Recently a friend attended a local free art class. The educator explained to the children that with the advent of cameras there was no need for realistic drawing any longer. What?? I am still trying to get over this! The point of drawing has much more to do with the development of the artist than it does with the specific drawing outcome (although, hopefully skills increase). I believe there is a place for "process art" and "interpretive art" but many of us have never received basic instruction in drawing. So, why draw in the age of cameras??
1. Drawing forces you to observe closely. This is something we want our children to do - drawing slows you down enough to actually do it.
2. Drawing encourages you to use a different part of your brain. Honestly, this is one reason I resist it. If you are an adult wanting to start out I recommend Drawing on the Right Side of the Brain or You Can Draw in 30 Days.
3. Drawing encourages a different kind of expression. Our children are constantly asked to use their words. Allowing them to use images, to draw, can be a helpful break. I am always amazed at the drawings my 1st graders do in Sunday School to go with the story we are telling.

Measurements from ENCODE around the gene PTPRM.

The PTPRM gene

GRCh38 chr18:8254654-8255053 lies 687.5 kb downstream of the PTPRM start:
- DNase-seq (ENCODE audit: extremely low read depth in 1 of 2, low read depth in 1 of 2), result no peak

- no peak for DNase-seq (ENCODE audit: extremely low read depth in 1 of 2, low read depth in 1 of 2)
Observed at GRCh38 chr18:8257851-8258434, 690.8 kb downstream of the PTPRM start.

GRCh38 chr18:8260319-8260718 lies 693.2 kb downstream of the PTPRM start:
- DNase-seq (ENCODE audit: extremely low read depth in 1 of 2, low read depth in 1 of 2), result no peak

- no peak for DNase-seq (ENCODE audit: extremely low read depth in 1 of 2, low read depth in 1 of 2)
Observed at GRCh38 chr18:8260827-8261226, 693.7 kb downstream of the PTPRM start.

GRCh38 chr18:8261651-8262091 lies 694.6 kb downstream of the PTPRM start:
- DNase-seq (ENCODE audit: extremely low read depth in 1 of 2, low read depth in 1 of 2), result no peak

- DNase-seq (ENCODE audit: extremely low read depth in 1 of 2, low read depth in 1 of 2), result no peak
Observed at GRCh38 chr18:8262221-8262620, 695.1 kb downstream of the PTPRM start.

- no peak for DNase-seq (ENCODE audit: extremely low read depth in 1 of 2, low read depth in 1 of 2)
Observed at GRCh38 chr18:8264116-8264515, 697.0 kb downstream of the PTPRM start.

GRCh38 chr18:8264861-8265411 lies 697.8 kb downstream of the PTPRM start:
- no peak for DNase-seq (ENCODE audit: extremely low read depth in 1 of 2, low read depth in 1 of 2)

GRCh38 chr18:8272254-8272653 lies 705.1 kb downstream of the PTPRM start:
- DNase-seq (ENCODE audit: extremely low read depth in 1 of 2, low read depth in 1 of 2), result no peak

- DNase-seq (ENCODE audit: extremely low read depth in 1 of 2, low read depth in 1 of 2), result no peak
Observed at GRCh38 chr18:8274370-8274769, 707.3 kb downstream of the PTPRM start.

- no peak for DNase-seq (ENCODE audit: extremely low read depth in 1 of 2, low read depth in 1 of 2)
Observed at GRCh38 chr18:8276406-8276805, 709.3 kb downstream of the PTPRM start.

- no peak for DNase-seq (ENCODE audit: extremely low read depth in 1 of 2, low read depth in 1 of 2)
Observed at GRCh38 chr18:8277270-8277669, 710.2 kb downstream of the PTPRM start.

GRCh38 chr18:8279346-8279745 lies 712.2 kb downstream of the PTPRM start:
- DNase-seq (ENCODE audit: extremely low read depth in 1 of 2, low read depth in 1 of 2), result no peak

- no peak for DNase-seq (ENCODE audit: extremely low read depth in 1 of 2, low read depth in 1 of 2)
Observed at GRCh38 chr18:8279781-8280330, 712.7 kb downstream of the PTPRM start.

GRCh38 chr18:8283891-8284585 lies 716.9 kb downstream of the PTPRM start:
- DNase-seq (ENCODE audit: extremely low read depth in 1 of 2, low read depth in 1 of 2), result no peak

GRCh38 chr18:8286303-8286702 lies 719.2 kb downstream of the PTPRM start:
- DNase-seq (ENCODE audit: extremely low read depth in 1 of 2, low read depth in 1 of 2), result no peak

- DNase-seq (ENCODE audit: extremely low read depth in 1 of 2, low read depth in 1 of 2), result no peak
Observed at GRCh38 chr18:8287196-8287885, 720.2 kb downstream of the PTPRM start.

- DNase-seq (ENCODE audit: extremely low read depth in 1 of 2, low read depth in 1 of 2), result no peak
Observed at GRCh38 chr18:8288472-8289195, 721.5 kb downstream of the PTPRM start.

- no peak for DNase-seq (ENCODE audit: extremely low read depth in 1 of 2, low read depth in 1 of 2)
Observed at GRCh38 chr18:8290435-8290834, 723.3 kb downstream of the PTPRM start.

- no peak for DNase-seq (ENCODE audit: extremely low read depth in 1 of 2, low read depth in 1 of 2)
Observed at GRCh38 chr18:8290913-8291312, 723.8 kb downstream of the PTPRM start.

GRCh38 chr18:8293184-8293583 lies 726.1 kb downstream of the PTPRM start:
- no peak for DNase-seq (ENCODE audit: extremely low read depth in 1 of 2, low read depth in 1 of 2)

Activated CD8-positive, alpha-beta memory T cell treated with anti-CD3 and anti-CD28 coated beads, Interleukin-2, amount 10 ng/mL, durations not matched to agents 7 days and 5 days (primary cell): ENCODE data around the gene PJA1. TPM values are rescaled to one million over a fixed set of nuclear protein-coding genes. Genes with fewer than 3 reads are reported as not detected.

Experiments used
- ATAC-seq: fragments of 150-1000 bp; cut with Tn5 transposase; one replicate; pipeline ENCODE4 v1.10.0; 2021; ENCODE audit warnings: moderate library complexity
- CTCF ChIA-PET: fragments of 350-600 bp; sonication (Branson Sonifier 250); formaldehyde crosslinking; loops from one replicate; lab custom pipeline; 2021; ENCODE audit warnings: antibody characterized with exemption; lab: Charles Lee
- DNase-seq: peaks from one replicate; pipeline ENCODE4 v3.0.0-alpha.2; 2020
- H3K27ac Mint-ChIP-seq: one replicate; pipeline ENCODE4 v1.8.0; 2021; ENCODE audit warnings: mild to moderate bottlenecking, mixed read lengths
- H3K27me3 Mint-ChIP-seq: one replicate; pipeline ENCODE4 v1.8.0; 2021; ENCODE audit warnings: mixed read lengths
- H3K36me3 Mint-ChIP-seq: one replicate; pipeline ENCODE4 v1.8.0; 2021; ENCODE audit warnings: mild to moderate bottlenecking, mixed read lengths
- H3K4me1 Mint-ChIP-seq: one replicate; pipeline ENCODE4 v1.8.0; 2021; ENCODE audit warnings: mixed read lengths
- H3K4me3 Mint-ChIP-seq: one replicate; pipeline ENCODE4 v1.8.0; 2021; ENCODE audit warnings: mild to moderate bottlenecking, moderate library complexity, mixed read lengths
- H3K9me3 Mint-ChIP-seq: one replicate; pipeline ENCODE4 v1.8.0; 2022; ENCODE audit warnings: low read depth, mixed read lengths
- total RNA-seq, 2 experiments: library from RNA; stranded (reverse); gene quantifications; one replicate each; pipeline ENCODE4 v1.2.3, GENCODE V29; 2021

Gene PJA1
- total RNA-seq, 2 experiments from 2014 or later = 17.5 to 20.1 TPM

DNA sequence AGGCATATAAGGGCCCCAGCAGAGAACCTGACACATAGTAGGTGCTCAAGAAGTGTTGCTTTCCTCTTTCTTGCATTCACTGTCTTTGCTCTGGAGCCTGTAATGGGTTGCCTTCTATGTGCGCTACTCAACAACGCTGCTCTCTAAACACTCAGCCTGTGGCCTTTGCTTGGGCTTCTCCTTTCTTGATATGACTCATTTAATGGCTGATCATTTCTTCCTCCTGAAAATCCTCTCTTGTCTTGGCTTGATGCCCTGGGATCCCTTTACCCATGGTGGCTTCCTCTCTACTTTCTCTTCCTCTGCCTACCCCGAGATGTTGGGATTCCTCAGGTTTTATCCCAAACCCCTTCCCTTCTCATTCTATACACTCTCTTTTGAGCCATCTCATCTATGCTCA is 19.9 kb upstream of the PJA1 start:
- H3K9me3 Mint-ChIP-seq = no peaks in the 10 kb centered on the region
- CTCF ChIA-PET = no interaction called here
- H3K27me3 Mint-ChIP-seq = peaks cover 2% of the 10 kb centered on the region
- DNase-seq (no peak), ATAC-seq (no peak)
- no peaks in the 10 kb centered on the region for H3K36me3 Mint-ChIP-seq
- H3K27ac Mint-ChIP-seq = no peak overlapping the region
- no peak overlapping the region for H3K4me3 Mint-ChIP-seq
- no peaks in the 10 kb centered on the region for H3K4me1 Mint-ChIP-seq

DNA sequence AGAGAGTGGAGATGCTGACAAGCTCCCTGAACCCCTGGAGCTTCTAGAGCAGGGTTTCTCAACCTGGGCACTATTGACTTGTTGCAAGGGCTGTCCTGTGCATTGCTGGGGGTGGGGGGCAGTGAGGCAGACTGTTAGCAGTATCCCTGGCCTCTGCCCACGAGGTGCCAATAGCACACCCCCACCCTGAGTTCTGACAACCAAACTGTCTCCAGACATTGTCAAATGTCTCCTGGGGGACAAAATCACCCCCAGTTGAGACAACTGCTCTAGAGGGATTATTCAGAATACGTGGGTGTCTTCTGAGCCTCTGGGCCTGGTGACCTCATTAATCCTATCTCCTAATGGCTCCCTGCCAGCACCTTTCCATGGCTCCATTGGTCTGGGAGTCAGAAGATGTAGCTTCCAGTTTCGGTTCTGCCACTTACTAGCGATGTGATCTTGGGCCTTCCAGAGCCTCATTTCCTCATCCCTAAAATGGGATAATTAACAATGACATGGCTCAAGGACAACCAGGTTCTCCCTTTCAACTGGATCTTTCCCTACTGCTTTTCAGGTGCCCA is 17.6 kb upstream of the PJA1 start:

4. Although doodling isn't quite drawing it can be very helpful to students. Doodling can help you focus and bring your thoughts together - it is not mindless and it isn't a distraction for many of us.
Resources to help with drawing:
Ed Emberly books are my favorite. They aren't "high end" but they help you break down an object into its shapes and parts. Each book has tons of different ideas for how to draw things.
If you want to join history and drawing you should check out the 8 book series Draw Write Now or the 5 book set Draw and Write Through History.
I have had more than one artist friend recommend Barry Stebbing's program. It focuses on color, art technique and the basics of shape and line. There are videos as well as drawing books to work through. It starts with young children and goes through high school. You won't find fun artsy activities - but you will find the basics art skills introduced and practiced.
Mark Kistler also has a variety of `books and videos available. You might remember him from his days on PBS. He also has a series of you tube videos you can watch.
Drawing with Children by Mona Brookes is used often. I had trouble actually implementing it but it is worth considering. Here is a series of blog posts that can help you use this approach more effectively.
Drawing is a way to observe, discover and enjoy life in a different way. I encourage you to take 15 minutes this week and try drawing something. Take time to notice its shape, texture, and lighting. Take time to slow down and observe with your child.